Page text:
The founders of the United States were classics scholars and aware of the experiences of Rome and Greece when it comes to national governance. The views of anti-Federalists such as John Adams and Thomas Jefferson, for example, were very much consistent with the Greek view of democracy and economic life. Going back to the Greeks and Aristotle, notes Richard Day in “Globalization and Political Ethics,” the idea of an ethical society in a political and social sense was seen as paramount, while the pursuit of material or financial gain was secondary or even prohibited.
In the Nichomachean Ethics, Aristotle spoke of three types of economic exchange: 1) the natural, cooperative exchange of services in the form of good deeds among the members of society, 2) the natural form of exchange of things needed to satisfy household needs, and 3) the unnatural form of exchange of material goods, not to satisfy natural needs, but rather to take advantage of other people. Aristotle believed that money could be used as a medium for natural transactions, but that unnatural transactions motivated solely by the accumulation of money were evil and a threat to society.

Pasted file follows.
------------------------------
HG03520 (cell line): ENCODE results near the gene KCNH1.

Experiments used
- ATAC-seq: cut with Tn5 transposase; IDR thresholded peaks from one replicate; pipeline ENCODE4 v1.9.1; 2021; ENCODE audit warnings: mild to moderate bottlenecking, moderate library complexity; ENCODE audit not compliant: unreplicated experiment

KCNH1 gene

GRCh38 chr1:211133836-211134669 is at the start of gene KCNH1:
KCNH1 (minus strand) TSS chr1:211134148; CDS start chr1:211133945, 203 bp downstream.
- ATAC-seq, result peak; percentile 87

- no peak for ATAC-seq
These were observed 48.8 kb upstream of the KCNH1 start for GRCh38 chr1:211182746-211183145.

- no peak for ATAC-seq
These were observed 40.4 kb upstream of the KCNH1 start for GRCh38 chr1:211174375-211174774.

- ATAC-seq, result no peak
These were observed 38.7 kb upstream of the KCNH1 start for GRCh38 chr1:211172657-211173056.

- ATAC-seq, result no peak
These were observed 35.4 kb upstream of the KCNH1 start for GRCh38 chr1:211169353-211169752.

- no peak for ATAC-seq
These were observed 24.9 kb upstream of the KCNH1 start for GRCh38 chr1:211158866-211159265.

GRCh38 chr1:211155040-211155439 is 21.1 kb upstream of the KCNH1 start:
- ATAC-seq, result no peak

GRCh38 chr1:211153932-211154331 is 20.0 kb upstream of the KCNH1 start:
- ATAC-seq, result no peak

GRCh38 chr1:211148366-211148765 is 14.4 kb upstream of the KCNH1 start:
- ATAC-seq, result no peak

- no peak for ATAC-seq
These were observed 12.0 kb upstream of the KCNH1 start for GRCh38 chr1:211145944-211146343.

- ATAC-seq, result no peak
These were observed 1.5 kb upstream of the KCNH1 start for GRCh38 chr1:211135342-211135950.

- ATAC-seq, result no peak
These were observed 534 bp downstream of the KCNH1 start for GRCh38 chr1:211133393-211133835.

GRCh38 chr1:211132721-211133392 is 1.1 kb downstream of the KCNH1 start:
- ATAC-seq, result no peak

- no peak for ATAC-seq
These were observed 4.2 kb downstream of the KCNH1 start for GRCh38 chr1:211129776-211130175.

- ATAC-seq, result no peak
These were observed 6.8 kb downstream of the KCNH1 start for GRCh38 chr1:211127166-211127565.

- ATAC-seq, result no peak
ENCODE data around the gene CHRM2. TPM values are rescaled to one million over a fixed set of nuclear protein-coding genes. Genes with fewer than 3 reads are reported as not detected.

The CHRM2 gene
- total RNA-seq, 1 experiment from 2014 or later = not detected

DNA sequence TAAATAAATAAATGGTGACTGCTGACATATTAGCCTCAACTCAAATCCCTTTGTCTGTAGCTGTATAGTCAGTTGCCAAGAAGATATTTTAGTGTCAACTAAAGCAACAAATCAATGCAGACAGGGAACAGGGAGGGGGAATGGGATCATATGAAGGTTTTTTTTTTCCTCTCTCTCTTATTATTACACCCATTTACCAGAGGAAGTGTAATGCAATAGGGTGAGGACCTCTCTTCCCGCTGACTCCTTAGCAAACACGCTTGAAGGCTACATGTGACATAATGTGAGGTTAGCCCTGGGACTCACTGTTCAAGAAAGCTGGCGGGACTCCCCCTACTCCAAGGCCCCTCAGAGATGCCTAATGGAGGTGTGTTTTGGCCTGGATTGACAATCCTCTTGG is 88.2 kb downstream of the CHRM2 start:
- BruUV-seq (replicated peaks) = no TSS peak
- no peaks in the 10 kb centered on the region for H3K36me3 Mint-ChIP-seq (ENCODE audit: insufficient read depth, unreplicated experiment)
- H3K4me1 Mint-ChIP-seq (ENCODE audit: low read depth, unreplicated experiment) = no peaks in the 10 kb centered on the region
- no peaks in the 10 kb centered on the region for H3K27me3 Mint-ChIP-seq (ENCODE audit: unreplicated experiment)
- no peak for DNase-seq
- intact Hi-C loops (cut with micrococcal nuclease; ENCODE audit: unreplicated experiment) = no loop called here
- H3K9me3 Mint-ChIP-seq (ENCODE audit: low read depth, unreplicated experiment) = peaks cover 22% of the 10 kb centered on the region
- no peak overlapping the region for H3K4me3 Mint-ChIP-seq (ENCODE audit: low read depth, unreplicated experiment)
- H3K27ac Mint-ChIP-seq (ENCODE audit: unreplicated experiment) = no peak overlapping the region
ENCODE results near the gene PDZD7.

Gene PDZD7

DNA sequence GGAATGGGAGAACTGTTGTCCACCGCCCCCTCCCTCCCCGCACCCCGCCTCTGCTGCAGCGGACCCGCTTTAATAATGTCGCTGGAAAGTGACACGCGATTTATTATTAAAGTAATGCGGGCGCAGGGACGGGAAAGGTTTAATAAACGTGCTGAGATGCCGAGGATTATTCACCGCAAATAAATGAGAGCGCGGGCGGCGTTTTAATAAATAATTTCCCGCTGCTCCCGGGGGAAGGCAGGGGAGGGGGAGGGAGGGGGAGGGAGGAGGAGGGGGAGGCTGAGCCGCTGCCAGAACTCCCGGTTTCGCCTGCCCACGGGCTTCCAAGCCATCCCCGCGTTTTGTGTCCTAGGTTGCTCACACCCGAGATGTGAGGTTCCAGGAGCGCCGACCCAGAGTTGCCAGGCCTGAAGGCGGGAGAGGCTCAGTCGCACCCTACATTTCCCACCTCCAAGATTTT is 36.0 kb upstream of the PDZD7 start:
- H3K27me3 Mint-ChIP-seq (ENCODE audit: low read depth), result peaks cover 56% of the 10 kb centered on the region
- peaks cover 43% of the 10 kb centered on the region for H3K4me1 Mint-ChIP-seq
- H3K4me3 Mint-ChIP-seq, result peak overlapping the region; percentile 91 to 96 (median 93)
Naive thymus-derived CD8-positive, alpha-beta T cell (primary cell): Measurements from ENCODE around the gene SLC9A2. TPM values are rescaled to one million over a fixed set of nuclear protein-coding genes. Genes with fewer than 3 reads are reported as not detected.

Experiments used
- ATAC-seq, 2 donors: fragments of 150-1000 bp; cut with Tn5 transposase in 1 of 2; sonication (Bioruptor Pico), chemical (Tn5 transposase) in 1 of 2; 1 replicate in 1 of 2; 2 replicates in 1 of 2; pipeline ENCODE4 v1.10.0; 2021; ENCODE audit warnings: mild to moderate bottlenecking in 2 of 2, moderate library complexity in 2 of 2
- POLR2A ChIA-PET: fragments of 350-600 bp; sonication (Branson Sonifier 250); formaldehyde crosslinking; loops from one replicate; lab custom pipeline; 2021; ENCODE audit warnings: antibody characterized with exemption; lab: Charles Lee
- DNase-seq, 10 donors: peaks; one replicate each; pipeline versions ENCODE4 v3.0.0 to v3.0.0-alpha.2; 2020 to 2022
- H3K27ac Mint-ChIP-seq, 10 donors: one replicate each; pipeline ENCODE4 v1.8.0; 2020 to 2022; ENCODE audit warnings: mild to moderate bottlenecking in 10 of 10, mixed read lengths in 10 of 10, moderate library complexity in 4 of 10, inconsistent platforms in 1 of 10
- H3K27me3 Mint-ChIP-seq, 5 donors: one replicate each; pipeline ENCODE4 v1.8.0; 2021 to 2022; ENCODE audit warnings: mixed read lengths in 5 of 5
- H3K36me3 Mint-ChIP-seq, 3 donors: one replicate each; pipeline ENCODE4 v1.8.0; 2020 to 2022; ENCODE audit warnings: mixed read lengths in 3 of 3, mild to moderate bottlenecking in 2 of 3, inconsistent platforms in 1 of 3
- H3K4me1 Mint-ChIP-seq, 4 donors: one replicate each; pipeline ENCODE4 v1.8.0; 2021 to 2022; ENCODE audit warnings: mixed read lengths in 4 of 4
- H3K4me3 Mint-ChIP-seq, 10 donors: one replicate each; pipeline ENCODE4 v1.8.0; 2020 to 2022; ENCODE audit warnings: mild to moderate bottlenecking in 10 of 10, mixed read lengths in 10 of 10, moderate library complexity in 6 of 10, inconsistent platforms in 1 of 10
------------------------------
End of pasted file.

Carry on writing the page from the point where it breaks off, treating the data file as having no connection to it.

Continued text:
In traditional American terms, “fair dealing” simply stated meant that both parties in the transaction received roughly equal value or utility. Consistent with the Aristotelian model of a just society, the two parties in a transaction had a duty to one another not to cheat and, indeed, to point out when the other party was making a mistake. The first two legs of the economic world defined by Aristotle were seen as acceptable, but financial speculation solely to earn a profit was anathema.
In much of America prior to the turn of the last century, the pursuit of financial gain was viewed as being socially unacceptable. If a daughter in 1900 came home and announced that she was betrothed to an investment banker, the reaction likely would have been disapproval. Since WWI, the idea of “investing” and financial speculation has gained progressively more and more acceptance with the public, in part because of the efforts by government to finance periodic wars and related domestic spending programs such as housing. The role of the federal government in subsidizing housing is the key cause of the financial crisis that began in 2008.